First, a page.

Katherin Nixon, MJLST Staffer
At the end of August, something peculiar happened. Something extraterrestrial. No, NASA did not discover aliens on Mars (although that would have been peculiar and extraterrestrial too). Instead, the first crime was allegedly committed in Space—by a human being. Anne McClain was on a six-month mission aboard the International Space Station (“ISS”) when she accessed her estranged spouse’s bank account using NASA’s computer network. McClain has since been accused of identity theft and improper access to private financial records. Regardless of her innocence or guilt, this raises two important issues for law-oriented earthlings: (1) what laws govern Space; and (2) who has jurisdiction?
Among the laws that govern Space, two are especially noteworthy in this case. According to Article VIII of the Outer Space Treaty of 1967, “A State Party to the Treaty on whose registry an object launched into outer space is carried shall retain jurisdiction and control over such object, and over any personnel thereof, while in outer space or on a celestial body.” This would seem to suggest the United States maintains jurisdiction in this case. But, it is important to remember the crime was committed aboard the ISS. On January 29, 1998, fifteen governments came together to sign the International Space Station Intergovernmental Agreement (“IGA”). As the name indicates, this agreement governs all things ISS. Article 22 of the IGA states, “Canada, the European Partner States, Japan, Russia, and the United States may exercise criminal jurisdiction over personnel in or on any flight element who are their respective nationals.” Since McClain is a United States citizen—and the alleged crime was committed against another United States citizen—the United States has jurisdiction over this case.
However, what if the crime was committed against say—a Japanese citizen or a Russian citizen? This is the entry point for a black hole. Consider this hypothetical offered by Michelle Hanlon, professor of air and space law at the University of Mississippi: “Astronaut A from Country A stole a watch from Astronaut B from Country B, and it happened in a part of the ISS that belonged to Country C.” (Doesn’t this feel like the Space version of Civil Procedure?) In that situation, the IGA would require the different countries to come together in order to discuss their prosecutorial interests. Assuming the three countries could come to an agreement on whose jurisdiction governs, there would not be much of an issue.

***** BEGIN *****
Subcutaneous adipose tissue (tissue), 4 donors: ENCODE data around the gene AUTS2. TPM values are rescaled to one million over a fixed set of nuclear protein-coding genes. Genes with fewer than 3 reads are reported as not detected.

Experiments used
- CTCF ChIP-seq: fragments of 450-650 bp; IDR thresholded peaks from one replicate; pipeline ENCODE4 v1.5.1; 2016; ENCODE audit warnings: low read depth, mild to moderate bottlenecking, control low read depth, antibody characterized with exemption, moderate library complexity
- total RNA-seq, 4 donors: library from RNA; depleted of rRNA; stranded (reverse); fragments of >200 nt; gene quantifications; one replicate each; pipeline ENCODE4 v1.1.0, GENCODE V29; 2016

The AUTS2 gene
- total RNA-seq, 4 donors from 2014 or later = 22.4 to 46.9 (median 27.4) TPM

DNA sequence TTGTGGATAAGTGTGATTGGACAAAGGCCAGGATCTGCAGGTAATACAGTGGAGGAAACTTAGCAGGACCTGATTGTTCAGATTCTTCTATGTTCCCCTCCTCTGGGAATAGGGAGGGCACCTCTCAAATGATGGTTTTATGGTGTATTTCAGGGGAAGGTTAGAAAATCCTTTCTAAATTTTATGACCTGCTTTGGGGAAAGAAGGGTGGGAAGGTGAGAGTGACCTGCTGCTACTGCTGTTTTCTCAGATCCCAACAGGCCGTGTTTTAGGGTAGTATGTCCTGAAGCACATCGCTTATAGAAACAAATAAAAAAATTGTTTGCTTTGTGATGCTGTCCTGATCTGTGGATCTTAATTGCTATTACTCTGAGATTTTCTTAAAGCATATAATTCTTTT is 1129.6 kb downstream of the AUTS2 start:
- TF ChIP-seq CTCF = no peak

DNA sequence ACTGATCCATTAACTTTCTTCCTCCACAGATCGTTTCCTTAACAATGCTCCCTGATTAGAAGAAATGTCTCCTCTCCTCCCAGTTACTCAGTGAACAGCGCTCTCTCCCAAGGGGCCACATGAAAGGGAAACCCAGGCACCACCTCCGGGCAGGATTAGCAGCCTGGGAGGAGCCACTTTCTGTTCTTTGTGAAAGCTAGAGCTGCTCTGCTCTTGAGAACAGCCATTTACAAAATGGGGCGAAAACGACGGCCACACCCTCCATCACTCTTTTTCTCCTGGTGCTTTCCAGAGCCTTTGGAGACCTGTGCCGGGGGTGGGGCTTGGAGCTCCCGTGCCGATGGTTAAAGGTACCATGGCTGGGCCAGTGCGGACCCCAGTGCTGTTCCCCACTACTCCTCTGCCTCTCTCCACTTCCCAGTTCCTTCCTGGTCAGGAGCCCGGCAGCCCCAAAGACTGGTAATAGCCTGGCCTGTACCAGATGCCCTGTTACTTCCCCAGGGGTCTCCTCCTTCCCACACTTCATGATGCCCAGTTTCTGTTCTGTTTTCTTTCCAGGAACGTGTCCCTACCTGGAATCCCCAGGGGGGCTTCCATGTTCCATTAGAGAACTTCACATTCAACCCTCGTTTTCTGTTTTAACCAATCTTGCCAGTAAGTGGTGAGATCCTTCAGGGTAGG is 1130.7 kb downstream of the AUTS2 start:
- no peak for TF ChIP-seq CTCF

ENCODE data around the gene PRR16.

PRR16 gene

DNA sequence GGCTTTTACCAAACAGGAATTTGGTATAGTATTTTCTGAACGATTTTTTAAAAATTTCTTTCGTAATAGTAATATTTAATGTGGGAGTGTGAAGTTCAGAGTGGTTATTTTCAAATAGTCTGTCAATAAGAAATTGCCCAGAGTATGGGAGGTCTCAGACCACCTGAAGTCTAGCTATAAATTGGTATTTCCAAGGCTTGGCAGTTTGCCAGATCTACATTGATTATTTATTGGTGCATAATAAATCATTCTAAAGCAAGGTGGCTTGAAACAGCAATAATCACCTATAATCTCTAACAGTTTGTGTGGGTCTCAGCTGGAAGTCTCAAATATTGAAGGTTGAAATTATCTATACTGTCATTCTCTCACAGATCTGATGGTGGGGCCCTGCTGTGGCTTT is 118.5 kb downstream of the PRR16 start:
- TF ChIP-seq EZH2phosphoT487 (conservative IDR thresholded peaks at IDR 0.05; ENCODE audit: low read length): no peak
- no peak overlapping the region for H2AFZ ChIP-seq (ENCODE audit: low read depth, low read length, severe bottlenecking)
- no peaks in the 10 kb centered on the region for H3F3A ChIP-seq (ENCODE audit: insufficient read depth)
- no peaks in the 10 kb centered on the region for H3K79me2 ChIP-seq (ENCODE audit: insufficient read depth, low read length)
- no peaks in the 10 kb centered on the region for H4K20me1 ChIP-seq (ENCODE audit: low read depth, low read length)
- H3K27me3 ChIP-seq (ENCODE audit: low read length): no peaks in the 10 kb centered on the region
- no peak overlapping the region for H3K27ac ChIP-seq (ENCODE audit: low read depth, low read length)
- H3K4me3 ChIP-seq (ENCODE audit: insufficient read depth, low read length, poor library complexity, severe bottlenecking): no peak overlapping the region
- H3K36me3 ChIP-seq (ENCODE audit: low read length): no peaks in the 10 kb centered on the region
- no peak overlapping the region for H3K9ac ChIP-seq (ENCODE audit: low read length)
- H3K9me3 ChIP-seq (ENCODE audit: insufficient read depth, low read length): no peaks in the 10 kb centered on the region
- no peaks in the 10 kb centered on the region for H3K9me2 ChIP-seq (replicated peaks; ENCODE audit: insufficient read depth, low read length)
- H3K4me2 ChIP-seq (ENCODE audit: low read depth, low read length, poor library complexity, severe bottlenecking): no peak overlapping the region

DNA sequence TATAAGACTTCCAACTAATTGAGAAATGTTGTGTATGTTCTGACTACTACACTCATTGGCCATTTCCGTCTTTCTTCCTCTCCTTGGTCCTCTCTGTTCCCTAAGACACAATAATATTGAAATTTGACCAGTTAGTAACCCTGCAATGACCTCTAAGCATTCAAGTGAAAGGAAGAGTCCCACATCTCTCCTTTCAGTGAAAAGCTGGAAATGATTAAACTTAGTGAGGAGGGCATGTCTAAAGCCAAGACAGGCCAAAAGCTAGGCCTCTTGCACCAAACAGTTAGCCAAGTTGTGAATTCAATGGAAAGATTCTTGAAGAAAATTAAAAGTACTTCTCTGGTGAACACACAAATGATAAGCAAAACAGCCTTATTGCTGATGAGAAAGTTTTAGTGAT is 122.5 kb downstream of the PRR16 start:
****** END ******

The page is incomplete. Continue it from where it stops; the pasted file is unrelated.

Traveling further down the black hole, what happens when Space tourism takes off? With Space tourism, the discussion would involve private citizens and private companies instead of government employees and government entities. As noted by Loren Grush and The Verge, “[I]f someone from the U[nited] S[tates] gets hurt on a private Japanese space hotel, along with other passengers from Spain and Singapore, it’s unclear exactly how to proceed.” The Outer Space Treaty would likely be the start. Yet, countries with companies interested in Space tourism should come together to discuss a new agreement. The new agreement could be modeled after the IGA, but should include an added level of specificity.
As it turns out, keeping pace with crimes in space will be no easy task. Luckily, this will not be a pressing issue anytime in the near future. For now, it is an interesting thing to ponder as our presence in Space grows. The McClain case—despite its relative simplicity—serves as a preview for the more complicated cases that will eventually come.